Fair Housing's New Champions, Editorial Board, New York Times, June 7, 2018, available here
In December, the Federal District Court in Washington wisely blocked that move. Now, Republican and Democratic Congress members are standing up for the principle of economic integration, supporting a House bill that would require the Department of Housing and Urban Development to remove some of the barriers that trap low-income families in impoverished communities, casting long shadows over their lives.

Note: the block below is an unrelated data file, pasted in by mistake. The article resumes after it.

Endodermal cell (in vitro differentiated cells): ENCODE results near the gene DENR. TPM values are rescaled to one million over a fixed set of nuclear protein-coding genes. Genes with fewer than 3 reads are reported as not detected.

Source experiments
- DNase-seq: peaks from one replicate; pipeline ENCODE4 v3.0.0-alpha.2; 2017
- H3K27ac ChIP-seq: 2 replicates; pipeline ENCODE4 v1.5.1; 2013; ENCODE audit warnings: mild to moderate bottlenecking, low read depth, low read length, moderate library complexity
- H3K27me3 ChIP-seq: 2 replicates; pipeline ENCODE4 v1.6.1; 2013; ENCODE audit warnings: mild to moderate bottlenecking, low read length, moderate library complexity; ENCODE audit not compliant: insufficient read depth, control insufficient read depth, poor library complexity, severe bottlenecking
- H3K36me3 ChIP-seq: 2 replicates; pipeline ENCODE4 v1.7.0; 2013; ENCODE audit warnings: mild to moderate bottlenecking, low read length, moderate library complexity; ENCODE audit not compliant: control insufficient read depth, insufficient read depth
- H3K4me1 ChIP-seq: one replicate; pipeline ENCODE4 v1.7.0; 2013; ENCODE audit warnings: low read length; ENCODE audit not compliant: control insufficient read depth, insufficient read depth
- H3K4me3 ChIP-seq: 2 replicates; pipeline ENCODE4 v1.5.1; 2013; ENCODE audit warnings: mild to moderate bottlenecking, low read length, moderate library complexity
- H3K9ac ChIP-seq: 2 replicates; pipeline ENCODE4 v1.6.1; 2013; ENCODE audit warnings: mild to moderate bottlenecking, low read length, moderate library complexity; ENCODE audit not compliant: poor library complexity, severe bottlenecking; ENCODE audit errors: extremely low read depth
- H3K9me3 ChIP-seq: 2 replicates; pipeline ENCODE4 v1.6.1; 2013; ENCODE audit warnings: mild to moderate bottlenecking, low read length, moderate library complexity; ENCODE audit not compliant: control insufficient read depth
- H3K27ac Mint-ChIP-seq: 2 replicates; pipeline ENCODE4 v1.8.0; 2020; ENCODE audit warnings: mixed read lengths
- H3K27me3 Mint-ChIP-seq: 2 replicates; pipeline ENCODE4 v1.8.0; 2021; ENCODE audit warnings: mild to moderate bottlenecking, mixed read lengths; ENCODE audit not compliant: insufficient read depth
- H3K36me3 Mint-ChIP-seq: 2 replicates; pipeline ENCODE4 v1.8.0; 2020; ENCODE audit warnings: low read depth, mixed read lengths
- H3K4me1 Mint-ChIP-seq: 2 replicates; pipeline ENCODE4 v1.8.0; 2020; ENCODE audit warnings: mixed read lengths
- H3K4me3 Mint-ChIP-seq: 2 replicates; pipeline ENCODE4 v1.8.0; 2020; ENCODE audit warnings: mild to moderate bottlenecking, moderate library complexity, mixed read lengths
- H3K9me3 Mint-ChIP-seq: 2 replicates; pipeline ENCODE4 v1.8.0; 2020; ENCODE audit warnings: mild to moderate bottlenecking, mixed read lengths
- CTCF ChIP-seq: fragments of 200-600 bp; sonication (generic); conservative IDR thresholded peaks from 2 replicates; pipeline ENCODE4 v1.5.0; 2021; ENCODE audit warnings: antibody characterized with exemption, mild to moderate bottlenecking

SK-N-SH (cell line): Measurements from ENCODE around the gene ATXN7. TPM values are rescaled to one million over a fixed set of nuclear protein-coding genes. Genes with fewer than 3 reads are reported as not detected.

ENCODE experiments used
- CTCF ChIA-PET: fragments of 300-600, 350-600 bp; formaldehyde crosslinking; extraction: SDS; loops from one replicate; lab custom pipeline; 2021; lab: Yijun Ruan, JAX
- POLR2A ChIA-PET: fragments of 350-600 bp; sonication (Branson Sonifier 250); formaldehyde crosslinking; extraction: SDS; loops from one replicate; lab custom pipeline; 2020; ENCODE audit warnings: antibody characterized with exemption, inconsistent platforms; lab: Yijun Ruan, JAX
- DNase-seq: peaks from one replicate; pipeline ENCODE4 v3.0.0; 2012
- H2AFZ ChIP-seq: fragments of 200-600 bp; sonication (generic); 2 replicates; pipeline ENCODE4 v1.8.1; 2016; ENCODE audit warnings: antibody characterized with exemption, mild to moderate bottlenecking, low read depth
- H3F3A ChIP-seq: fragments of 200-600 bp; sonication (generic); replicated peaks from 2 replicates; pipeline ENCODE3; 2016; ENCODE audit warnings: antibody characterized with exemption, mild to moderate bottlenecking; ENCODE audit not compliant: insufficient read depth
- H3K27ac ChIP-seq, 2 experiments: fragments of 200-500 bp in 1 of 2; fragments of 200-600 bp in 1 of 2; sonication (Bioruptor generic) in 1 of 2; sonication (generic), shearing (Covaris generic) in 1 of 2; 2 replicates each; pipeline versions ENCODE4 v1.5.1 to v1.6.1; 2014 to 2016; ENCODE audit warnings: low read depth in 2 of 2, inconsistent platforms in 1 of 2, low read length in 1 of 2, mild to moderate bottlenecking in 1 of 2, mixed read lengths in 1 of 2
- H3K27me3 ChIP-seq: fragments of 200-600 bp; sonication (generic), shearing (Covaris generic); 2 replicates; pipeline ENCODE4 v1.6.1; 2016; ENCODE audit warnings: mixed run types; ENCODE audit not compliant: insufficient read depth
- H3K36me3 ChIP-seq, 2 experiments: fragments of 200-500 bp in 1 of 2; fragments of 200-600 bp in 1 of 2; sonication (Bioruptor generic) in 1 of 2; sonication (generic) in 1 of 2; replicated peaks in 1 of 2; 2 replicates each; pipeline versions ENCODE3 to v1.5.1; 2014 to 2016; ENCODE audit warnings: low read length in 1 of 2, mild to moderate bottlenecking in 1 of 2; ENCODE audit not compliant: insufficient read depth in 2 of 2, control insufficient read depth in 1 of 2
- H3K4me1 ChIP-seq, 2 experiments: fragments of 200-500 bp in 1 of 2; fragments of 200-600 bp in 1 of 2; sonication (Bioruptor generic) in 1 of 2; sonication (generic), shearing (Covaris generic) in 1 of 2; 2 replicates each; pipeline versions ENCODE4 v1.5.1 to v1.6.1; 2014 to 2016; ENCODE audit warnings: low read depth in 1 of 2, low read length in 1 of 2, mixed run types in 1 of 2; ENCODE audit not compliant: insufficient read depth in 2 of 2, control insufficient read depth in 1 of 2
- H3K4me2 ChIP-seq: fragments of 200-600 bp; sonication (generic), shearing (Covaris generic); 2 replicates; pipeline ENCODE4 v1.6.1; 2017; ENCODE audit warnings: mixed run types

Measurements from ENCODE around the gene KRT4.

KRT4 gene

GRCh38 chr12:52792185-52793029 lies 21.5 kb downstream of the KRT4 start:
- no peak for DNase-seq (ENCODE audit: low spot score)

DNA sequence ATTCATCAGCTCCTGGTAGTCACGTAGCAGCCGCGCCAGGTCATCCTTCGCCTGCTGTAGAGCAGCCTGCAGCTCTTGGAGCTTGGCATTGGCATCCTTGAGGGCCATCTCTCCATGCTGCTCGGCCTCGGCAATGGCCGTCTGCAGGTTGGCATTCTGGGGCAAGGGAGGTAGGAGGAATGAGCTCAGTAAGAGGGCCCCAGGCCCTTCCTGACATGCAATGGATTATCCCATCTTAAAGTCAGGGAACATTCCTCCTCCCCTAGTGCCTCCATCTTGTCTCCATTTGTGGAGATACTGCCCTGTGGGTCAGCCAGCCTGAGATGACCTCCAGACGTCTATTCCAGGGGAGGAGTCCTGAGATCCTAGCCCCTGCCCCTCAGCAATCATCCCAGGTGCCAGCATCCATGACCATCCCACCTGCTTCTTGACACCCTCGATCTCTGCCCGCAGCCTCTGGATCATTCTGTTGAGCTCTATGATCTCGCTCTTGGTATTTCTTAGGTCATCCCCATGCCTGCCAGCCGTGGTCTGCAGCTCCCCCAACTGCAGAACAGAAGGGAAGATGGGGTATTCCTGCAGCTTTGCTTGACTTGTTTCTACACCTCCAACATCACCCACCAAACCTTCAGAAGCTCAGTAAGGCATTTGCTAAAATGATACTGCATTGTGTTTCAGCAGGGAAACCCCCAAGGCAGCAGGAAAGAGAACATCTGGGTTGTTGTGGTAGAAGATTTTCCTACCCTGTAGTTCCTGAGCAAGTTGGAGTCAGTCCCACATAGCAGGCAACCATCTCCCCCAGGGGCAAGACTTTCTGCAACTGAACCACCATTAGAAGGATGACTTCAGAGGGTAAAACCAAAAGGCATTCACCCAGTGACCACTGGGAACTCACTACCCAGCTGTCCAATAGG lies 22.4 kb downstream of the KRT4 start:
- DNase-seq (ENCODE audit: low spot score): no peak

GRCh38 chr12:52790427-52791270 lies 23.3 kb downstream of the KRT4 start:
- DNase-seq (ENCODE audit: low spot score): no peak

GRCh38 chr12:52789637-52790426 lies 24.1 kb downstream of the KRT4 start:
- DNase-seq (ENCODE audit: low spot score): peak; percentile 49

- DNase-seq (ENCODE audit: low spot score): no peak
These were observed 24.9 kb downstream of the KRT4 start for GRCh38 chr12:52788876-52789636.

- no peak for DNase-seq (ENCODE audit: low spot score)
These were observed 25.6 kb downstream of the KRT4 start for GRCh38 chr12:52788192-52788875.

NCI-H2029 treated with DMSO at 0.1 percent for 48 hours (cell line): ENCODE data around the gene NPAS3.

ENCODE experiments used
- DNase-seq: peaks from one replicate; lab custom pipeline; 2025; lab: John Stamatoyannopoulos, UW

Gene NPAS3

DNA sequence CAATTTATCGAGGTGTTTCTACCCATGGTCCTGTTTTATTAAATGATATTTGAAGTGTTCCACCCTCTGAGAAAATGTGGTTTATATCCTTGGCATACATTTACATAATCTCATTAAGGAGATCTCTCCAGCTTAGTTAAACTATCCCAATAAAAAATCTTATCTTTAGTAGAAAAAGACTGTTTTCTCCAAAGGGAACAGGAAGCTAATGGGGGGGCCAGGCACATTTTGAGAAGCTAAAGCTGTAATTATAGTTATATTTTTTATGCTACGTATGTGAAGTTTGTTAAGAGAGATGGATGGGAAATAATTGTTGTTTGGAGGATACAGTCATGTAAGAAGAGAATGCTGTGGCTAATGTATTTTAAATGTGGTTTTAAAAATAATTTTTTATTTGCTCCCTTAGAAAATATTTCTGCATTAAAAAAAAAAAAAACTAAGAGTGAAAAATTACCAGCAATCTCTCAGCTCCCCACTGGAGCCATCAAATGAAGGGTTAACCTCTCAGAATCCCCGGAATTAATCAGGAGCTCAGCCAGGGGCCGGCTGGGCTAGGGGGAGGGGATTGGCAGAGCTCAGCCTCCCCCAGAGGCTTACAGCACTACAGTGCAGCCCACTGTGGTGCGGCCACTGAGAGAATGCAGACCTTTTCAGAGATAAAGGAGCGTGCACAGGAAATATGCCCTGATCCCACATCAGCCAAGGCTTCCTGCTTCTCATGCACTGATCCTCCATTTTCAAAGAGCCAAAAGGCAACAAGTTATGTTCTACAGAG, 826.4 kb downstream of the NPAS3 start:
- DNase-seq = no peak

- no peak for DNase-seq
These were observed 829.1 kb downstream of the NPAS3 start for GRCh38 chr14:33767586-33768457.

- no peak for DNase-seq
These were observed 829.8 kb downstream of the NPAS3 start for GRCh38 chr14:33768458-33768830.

A 2015 Harvard study inspired the legislation. It examined a federally designed experiment involving thousands of families in five large American cities, and found that young children whose families moved during the 1990s from high-poverty housing projects to neighborhoods offering good jobs and schools grew up to be better-educated, more economically successful adults. These moves increased the adult earnings of children in all five cities — a result not seen when other interventions had been studied — and this was true for whites, blacks and Hispanics, for girls as well as for boys. Strikingly, the Harvard researchers found that each year spent in a better neighborhood during childhood increased earnings in adulthood.